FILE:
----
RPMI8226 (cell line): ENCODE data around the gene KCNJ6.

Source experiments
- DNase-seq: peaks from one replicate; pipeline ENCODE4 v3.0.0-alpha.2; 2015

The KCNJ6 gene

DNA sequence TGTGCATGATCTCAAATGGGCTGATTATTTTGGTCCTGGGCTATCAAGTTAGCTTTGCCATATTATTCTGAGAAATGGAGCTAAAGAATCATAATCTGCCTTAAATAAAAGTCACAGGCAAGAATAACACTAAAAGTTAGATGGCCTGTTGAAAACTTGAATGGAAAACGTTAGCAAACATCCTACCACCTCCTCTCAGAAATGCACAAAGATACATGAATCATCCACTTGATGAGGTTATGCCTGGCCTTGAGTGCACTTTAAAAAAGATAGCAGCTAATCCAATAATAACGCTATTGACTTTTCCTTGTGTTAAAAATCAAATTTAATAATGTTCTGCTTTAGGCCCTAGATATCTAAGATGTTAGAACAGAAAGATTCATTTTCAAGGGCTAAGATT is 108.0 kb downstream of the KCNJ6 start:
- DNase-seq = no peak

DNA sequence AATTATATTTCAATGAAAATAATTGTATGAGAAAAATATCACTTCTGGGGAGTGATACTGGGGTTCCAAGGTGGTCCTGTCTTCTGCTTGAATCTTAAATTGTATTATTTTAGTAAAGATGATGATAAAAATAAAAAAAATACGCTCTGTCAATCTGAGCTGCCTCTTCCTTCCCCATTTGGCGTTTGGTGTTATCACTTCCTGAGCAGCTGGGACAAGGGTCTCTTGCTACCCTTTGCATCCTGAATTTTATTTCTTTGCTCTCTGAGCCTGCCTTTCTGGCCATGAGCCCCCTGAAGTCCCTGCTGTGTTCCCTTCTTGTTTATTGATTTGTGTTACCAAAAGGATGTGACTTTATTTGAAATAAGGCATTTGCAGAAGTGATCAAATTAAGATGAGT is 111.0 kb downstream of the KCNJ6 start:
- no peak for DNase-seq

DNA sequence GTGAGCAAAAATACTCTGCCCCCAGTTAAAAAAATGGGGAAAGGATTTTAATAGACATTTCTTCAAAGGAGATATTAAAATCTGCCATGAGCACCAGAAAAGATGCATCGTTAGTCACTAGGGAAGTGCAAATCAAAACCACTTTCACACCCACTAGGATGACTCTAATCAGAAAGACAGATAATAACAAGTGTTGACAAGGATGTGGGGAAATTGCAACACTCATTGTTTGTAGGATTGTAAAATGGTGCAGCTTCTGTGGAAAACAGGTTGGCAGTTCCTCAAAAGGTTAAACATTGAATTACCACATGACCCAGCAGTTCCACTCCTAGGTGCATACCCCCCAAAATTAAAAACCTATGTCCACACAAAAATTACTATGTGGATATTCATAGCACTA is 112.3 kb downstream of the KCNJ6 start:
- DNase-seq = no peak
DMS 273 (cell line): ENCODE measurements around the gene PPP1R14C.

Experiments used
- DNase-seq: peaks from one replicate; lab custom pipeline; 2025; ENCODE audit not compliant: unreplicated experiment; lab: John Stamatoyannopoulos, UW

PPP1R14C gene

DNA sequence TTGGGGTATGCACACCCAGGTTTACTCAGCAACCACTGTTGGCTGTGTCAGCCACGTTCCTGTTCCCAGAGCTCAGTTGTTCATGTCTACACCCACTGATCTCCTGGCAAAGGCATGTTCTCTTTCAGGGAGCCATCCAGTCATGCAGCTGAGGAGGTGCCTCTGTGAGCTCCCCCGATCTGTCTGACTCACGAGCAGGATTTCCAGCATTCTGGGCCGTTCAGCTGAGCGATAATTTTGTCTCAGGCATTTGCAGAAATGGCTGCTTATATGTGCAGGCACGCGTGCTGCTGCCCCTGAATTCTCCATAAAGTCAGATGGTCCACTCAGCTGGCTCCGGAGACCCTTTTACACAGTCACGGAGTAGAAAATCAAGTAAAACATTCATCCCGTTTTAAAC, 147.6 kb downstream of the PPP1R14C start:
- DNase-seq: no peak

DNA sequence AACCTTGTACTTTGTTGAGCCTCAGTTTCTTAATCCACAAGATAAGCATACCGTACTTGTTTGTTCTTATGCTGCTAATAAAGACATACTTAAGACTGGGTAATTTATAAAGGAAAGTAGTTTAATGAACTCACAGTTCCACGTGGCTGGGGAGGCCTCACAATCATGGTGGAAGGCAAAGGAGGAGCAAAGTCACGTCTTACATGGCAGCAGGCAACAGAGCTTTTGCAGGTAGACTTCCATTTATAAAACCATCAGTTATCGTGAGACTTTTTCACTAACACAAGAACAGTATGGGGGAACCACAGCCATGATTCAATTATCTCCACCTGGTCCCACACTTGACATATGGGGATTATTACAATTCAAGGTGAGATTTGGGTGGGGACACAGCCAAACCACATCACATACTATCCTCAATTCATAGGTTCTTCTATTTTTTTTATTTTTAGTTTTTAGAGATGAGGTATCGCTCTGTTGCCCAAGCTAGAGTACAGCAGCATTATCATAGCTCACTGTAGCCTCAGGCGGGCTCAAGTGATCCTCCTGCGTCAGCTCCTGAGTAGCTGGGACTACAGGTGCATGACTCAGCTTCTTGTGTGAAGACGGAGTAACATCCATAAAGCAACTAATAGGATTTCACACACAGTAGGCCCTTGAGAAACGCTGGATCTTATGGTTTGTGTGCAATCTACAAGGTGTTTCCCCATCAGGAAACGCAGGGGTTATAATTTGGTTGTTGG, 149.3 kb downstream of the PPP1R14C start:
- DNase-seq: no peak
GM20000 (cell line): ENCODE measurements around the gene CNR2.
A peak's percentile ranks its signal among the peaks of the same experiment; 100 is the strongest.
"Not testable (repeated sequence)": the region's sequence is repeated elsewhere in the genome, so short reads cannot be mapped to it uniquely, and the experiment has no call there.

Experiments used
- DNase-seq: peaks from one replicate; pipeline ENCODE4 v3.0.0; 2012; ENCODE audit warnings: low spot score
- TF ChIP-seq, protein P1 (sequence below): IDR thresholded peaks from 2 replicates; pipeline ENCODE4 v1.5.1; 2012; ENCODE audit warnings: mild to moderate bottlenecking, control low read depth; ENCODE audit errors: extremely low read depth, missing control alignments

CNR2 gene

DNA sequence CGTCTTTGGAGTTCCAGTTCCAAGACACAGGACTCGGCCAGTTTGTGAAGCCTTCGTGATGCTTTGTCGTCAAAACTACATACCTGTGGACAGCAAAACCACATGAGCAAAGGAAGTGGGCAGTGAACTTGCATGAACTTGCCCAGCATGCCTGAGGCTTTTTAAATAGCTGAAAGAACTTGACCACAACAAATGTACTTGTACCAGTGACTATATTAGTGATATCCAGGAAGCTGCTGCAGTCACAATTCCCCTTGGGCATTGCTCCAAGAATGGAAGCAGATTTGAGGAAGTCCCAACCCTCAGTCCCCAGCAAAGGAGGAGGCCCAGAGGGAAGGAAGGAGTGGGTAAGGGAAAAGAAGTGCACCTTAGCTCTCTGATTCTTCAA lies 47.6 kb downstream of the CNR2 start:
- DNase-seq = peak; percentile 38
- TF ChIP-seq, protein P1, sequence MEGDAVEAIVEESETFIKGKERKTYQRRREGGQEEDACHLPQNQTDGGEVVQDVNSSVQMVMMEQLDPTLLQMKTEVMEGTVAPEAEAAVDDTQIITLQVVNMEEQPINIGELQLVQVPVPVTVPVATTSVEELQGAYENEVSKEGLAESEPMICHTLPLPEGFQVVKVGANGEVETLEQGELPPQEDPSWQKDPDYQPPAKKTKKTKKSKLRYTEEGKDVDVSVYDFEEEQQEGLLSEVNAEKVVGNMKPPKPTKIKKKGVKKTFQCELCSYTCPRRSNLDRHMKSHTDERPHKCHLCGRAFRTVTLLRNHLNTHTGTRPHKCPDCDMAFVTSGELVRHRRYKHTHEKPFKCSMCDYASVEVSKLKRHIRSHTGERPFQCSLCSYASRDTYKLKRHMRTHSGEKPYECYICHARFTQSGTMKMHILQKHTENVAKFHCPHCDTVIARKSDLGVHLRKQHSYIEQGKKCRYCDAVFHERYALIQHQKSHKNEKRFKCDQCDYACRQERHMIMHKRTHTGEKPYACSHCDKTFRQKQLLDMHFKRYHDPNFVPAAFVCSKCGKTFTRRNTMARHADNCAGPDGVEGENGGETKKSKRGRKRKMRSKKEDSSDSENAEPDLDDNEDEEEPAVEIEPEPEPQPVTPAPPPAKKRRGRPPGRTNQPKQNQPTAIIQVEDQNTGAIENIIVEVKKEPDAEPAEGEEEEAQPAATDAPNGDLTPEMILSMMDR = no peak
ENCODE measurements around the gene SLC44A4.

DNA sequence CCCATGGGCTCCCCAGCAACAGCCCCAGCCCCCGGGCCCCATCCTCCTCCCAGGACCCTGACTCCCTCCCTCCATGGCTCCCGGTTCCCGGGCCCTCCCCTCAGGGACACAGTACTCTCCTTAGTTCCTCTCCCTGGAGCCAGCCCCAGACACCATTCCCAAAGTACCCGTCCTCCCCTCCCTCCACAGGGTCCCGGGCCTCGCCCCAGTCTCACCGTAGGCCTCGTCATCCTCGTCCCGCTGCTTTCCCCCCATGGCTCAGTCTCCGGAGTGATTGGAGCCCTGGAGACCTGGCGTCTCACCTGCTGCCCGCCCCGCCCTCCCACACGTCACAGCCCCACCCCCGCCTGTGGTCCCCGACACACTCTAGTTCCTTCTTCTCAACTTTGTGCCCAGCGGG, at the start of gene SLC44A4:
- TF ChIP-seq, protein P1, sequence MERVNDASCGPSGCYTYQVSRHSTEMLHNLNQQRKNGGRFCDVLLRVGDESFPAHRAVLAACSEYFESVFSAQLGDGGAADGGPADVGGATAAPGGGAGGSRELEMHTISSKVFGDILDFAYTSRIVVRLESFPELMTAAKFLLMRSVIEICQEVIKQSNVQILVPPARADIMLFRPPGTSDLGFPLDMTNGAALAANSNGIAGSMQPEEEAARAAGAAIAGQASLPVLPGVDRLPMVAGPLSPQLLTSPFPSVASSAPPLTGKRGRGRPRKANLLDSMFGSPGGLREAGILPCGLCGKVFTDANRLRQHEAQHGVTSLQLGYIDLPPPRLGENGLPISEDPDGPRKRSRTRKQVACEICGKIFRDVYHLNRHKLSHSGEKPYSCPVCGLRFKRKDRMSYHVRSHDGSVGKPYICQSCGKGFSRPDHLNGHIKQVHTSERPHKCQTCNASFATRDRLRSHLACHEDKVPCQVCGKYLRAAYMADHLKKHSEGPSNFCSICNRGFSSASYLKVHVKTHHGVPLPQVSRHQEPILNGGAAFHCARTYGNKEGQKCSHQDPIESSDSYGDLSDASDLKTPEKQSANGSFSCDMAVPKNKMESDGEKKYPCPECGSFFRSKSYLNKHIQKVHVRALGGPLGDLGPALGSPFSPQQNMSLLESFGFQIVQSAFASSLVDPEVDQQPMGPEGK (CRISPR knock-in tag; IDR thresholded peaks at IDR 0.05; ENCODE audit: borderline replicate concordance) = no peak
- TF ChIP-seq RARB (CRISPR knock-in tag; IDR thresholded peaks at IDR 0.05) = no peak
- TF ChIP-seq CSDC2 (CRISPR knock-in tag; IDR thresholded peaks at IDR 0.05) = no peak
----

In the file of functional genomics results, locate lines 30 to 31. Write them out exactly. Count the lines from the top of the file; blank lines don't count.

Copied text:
DNA sequence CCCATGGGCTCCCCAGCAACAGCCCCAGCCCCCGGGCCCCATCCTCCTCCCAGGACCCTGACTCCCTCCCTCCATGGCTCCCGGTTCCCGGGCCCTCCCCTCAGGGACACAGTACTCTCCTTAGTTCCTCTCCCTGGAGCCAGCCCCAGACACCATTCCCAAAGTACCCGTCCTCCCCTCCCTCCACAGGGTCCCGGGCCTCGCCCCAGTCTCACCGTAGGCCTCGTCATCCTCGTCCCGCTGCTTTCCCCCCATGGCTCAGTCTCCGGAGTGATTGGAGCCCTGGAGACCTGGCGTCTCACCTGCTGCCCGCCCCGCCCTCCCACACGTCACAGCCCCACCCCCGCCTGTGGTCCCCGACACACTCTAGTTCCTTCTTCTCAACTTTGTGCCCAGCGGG, at the start of gene SLC44A4:
- TF ChIP-seq, protein P1, sequence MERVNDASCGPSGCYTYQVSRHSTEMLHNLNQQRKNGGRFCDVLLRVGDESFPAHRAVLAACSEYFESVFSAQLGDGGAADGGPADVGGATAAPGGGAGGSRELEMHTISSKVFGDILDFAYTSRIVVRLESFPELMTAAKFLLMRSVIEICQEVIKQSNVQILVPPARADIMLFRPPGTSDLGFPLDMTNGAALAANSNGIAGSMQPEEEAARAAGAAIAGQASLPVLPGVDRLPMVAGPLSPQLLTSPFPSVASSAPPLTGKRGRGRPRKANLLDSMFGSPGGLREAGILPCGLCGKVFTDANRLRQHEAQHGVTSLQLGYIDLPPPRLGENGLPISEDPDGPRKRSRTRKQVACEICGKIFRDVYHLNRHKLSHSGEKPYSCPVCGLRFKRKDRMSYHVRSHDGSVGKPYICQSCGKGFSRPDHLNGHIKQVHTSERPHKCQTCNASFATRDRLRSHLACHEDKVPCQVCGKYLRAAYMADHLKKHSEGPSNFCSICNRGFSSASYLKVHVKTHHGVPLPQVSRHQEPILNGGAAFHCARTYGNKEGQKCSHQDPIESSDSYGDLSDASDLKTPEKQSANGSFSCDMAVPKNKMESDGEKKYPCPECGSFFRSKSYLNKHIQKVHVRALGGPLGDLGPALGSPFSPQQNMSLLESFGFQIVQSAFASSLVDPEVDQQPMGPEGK (CRISPR knock-in tag; IDR thresholded peaks at IDR 0.05; ENCODE audit: borderline replicate concordance) = no peak